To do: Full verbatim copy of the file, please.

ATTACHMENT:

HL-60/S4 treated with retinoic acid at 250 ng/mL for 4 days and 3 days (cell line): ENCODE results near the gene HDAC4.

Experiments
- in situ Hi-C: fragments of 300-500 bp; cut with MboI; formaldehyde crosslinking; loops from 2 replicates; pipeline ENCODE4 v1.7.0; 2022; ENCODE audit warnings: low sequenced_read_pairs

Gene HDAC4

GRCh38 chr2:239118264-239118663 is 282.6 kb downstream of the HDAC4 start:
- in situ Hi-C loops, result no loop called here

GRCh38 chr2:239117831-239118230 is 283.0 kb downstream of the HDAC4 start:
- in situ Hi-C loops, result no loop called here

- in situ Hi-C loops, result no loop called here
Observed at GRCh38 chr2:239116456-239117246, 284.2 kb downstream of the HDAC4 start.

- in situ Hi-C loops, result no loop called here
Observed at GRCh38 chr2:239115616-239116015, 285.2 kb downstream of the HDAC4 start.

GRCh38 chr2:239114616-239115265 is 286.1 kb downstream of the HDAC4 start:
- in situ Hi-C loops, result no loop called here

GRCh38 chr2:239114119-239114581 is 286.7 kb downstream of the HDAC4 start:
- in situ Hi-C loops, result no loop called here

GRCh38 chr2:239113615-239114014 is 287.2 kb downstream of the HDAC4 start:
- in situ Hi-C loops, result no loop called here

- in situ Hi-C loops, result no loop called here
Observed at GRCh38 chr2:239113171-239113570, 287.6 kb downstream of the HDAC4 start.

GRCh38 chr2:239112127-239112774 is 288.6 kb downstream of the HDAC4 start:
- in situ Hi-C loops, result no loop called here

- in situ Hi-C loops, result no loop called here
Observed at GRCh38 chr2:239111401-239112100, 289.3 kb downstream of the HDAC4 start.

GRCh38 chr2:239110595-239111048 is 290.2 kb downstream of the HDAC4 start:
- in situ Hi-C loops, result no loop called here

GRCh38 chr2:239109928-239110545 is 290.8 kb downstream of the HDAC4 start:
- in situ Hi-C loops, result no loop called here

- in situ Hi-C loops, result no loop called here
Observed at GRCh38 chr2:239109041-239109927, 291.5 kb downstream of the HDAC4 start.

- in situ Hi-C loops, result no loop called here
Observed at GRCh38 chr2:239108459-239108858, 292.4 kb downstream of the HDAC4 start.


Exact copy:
HL-60/S4 treated with retinoic acid at 250 ng/mL for 4 days and 3 days (cell line): ENCODE results near the gene HDAC4.

Experiments
- in situ Hi-C: fragments of 300-500 bp; cut with MboI; formaldehyde crosslinking; loops from 2 replicates; pipeline ENCODE4 v1.7.0; 2022; ENCODE audit warnings: low sequenced_read_pairs

Gene HDAC4

GRCh38 chr2:239118264-239118663 is 282.6 kb downstream of the HDAC4 start:
- in situ Hi-C loops, result no loop called here

GRCh38 chr2:239117831-239118230 is 283.0 kb downstream of the HDAC4 start:
- in situ Hi-C loops, result no loop called here

- in situ Hi-C loops, result no loop called here
Observed at GRCh38 chr2:239116456-239117246, 284.2 kb downstream of the HDAC4 start.

- in situ Hi-C loops, result no loop called here
Observed at GRCh38 chr2:239115616-239116015, 285.2 kb downstream of the HDAC4 start.

GRCh38 chr2:239114616-239115265 is 286.1 kb downstream of the HDAC4 start:
- in situ Hi-C loops, result no loop called here

GRCh38 chr2:239114119-239114581 is 286.7 kb downstream of the HDAC4 start:
- in situ Hi-C loops, result no loop called here

GRCh38 chr2:239113615-239114014 is 287.2 kb downstream of the HDAC4 start:
- in situ Hi-C loops, result no loop called here

- in situ Hi-C loops, result no loop called here
Observed at GRCh38 chr2:239113171-239113570, 287.6 kb downstream of the HDAC4 start.

GRCh38 chr2:239112127-239112774 is 288.6 kb downstream of the HDAC4 start:
- in situ Hi-C loops, result no loop called here

- in situ Hi-C loops, result no loop called here
Observed at GRCh38 chr2:239111401-239112100, 289.3 kb downstream of the HDAC4 start.

GRCh38 chr2:239110595-239111048 is 290.2 kb downstream of the HDAC4 start:
- in situ Hi-C loops, result no loop called here

GRCh38 chr2:239109928-239110545 is 290.8 kb downstream of the HDAC4 start:
- in situ Hi-C loops, result no loop called here

- in situ Hi-C loops, result no loop called here
Observed at GRCh38 chr2:239109041-239109927, 291.5 kb downstream of the HDAC4 start.

- in situ Hi-C loops, result no loop called here
Observed at GRCh38 chr2:239108459-239108858, 292.4 kb downstream of the HDAC4 start.